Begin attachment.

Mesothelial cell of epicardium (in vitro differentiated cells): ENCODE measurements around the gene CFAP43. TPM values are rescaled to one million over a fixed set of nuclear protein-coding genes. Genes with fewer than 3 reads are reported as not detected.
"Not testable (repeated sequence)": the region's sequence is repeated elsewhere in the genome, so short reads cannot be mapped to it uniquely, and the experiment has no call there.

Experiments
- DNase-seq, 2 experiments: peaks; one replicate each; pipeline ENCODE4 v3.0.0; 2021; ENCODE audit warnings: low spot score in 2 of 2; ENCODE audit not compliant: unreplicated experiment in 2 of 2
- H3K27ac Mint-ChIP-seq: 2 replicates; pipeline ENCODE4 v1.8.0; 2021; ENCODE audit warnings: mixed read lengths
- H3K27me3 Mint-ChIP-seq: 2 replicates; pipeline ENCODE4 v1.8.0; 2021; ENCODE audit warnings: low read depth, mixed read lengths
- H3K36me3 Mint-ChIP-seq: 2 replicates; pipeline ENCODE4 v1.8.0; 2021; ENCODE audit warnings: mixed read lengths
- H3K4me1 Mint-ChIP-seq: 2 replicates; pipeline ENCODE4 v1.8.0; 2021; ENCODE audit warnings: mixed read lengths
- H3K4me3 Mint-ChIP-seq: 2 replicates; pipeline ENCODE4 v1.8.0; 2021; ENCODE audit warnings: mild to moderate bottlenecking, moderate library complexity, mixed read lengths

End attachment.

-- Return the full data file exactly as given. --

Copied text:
Mesothelial cell of epicardium (in vitro differentiated cells): ENCODE measurements around the gene CFAP43. TPM values are rescaled to one million over a fixed set of nuclear protein-coding genes. Genes with fewer than 3 reads are reported as not detected.
"Not testable (repeated sequence)": the region's sequence is repeated elsewhere in the genome, so short reads cannot be mapped to it uniquely, and the experiment has no call there.

Experiments
- DNase-seq, 2 experiments: peaks; one replicate each; pipeline ENCODE4 v3.0.0; 2021; ENCODE audit warnings: low spot score in 2 of 2; ENCODE audit not compliant: unreplicated experiment in 2 of 2
- H3K27ac Mint-ChIP-seq: 2 replicates; pipeline ENCODE4 v1.8.0; 2021; ENCODE audit warnings: mixed read lengths
- H3K27me3 Mint-ChIP-seq: 2 replicates; pipeline ENCODE4 v1.8.0; 2021; ENCODE audit warnings: low read depth, mixed read lengths
- H3K36me3 Mint-ChIP-seq: 2 replicates; pipeline ENCODE4 v1.8.0; 2021; ENCODE audit warnings: mixed read lengths
- H3K4me1 Mint-ChIP-seq: 2 replicates; pipeline ENCODE4 v1.8.0; 2021; ENCODE audit warnings: mixed read lengths
- H3K4me3 Mint-ChIP-seq: 2 replicates; pipeline ENCODE4 v1.8.0; 2021; ENCODE audit warnings: mild to moderate bottlenecking, moderate library complexity, mixed read lengths